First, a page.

Robe moving lights were top of the spec list compiled by Frederic “Aldo’ Fayard from
Paris based visual design practice Concept K, who produced an elaborate lighting
design for the 2017 Summer Stadium Festival staged at the Orange Velodrome in
The Velodrome is France’s largest football ground with a capacity of over 67,000 and
the country’s second largest stadium after the Stade de France. This was the second
edition of the one day “Summer Stadium’ dance spectacular – following the first in
2015 – featuring an impressive line-up of electronic and EDM stars. It is organised by
the venue itself.
After the success of the inaugural event, Concept K was asked back to create the set,
lighting and video design for this one, working to a brief of presenting something,
fresh and different that would mark this apart from the myriad of high profile EDM
concerts traversing the electro universe.
Aldo explains how their visual concept devised in 2015 was inspired by the stadium’s
architecture. The idea was to enhance the event environment by accentuating shapes
and form of the space – originally opened in 1937 and recently modified with some
special architectural design features – retaining its integrity and essence.
The base idea for lighting was to keep black steel, trussing, scaffolding and other
extraneous metalwork to a minimum and as concealed as possible.
They didn’t attempt to create a standard “black box’ stage structure, preferring to
leave it open, accentuating the contours of the building and utilising the actual stands,
bleacher balconies and other structural elements and vantage points for lighting
This added a real challenge to the project! But of course, that’s what Aldo and his
Robe is a moving light brand that Aldo frequently embraces in his designs, and on this
occasion, he specified 120 x Pointes and 36 x BMFL Blades. These were supplied to
the event by rental company Dushow together with a number of other lights and the
A major player in the French rental market, Dushow has a warehouse/office base
close to Marseille which is managed by Christian Lorenzi.
A high-impact matrix of lighting was established behind the stage using the 120
Pointes, laid out in a 100-metre wide by the 20-metre high grid.
On the first Summer Stadium Festival, they had used a product from another brand to
make a similar type of effect, this time using the Pointes made it that more prominent
and hugely enhanced the quality and impact of the look.
“It was great to work with a more powerful fixture with greater functionality and an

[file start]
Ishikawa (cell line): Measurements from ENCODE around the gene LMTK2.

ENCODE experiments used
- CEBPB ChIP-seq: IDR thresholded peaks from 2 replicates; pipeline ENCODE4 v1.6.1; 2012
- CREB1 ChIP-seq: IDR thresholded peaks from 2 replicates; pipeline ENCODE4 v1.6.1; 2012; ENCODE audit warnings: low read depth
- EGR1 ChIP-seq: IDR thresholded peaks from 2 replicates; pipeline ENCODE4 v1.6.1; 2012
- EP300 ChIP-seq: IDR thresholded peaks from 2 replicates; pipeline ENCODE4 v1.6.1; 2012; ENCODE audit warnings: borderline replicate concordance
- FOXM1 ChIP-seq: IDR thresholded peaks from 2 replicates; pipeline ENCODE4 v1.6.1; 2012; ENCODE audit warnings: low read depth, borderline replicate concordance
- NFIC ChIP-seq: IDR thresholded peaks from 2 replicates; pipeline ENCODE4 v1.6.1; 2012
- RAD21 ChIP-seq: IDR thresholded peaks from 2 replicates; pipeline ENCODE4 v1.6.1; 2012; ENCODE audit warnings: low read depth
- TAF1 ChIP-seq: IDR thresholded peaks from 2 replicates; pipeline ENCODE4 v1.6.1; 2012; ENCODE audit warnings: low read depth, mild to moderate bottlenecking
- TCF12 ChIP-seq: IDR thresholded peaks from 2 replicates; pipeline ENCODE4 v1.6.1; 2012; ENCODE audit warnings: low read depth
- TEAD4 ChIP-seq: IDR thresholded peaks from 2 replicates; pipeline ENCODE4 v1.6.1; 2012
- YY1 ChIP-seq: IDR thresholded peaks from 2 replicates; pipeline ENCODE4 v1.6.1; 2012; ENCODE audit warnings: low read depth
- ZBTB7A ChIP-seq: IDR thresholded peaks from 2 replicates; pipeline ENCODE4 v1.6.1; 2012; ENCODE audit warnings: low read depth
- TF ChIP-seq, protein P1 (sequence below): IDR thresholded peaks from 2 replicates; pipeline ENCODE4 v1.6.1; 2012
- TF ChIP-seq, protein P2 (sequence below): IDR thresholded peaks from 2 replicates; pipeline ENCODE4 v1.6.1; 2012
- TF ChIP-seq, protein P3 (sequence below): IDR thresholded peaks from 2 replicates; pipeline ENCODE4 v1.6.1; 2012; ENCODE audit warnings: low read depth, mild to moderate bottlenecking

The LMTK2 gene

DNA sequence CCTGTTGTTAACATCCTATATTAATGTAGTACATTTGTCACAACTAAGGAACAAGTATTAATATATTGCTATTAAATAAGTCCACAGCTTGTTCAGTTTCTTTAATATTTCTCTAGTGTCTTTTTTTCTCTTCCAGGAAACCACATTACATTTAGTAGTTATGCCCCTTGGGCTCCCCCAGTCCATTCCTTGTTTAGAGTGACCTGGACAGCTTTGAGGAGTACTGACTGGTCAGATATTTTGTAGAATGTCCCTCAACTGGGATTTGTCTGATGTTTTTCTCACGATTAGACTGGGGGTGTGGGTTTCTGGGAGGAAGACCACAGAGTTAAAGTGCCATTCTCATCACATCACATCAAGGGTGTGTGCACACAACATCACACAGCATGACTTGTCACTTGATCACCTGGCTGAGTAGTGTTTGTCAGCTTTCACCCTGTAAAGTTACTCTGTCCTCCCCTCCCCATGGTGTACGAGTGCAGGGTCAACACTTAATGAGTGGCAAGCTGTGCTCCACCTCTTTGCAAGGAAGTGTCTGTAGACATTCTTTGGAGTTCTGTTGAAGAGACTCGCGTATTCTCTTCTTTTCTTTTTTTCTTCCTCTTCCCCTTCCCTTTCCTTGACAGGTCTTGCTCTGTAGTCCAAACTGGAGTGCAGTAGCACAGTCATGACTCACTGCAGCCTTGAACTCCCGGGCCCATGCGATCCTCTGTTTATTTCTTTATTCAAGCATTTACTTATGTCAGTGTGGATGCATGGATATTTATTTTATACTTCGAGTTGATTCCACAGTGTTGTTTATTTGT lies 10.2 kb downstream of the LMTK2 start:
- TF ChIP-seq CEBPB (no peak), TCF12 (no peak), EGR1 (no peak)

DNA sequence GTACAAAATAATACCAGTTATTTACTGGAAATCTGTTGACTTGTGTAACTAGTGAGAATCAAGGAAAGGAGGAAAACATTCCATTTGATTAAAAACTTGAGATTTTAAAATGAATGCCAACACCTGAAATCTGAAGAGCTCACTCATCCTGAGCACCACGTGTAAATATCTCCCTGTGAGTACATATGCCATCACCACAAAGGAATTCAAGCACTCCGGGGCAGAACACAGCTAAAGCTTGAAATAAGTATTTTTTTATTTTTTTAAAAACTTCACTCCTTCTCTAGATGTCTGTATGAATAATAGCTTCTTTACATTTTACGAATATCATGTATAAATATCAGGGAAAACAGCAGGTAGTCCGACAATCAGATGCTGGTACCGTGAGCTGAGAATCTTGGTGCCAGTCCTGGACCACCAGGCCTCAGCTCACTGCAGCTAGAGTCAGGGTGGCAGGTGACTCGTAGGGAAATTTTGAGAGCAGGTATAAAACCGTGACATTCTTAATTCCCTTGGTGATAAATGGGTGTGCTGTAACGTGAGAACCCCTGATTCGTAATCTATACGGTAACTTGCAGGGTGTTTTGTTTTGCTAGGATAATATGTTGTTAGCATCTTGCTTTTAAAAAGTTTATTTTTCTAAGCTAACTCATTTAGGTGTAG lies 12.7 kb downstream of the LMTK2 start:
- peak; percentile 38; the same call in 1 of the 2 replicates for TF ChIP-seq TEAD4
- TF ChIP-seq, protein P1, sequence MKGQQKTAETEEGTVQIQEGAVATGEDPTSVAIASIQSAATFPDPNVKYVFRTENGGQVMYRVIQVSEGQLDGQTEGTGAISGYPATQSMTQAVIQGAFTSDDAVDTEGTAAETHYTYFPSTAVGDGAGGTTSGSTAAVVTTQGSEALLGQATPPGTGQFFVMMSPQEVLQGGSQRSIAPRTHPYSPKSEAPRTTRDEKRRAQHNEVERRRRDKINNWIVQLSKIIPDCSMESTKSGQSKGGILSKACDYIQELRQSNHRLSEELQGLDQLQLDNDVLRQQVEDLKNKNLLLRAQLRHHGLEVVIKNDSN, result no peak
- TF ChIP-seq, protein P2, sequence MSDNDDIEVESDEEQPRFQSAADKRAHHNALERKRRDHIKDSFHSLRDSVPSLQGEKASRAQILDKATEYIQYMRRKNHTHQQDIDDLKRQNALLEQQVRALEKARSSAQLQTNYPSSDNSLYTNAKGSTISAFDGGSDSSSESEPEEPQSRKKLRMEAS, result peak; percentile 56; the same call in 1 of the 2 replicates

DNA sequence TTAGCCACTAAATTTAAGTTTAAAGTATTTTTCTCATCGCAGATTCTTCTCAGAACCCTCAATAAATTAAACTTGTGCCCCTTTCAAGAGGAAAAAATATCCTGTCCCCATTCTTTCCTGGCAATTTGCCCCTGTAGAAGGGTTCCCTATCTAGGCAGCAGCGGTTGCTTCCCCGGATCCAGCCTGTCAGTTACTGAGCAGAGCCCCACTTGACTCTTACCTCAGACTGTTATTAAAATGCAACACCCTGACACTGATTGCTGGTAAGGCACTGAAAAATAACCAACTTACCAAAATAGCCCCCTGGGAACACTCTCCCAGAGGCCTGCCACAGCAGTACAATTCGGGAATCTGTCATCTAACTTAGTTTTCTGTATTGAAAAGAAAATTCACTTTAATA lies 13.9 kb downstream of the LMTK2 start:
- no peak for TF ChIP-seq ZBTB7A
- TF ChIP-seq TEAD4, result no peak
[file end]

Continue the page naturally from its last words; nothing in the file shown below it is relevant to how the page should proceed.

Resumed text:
efficient focus – the idea of the beam matrix came alive!’ commented Aldo.
At the very top of the uppermost seating stands, they positioned 24 of the BMFL
Blades. On the only two towers that were installed for the production, the remaining
12 x BMFLs were positioned for key lighting the DJs and dancers and to generally light
and texture the stage.
The BMFL was chosen for its power and zoom range, especially at the tighter end –
which goes down to a piercingly bright super-concentrated 5-degree beam.
Aldo has been using BMFLs regularly for the last couple years, ever since he had a
demo from Robe France shortly after the subsidiary was established in early 2015,
just after the BMFL itself was launched and in production.
“I was so blown away with the power, flexibility and build quality of the BMFL’ states
Aldo, who had encountered Robe before then, but that was the point at which he saw
the brand literally “in a different light’.
The biggest aesthetic challenge for the Summer Stadium Festival was to keep the
pace of the lighting pumping with the music for 11 hours non-stop, with a packed
venue and only one stage as a focal point and a few minutes between each artist
change over, culminating in headers Dimitri Vegas and Like Mike.
All aspects of the visual design needed to work proactively for everyone appearing
onstage throughout the day, with Aldo and his FOH team operating 90% of the time,
accommodating a number of guest LDs for the rest.
They utilised three grandMA2 full-size consoles – one for the lights, one triggering an
ArKaos media server system running playback video content, with some water and
other FX activated by the third desk.
Aldo worked closely with lighting programmer Nicolas “Justin’ Galloux and video
operator Theo Brouche Cannone and lighting crew chief Didier Dast. The production
was handled by ITL Productions coordinated by Isabelle Trapon.
Concept K’s Jeremy Chesnais created the playback video content, while Julien Hess,
also on the Concept K creative team, compiled an original sound track for
changeovers and dance interludes.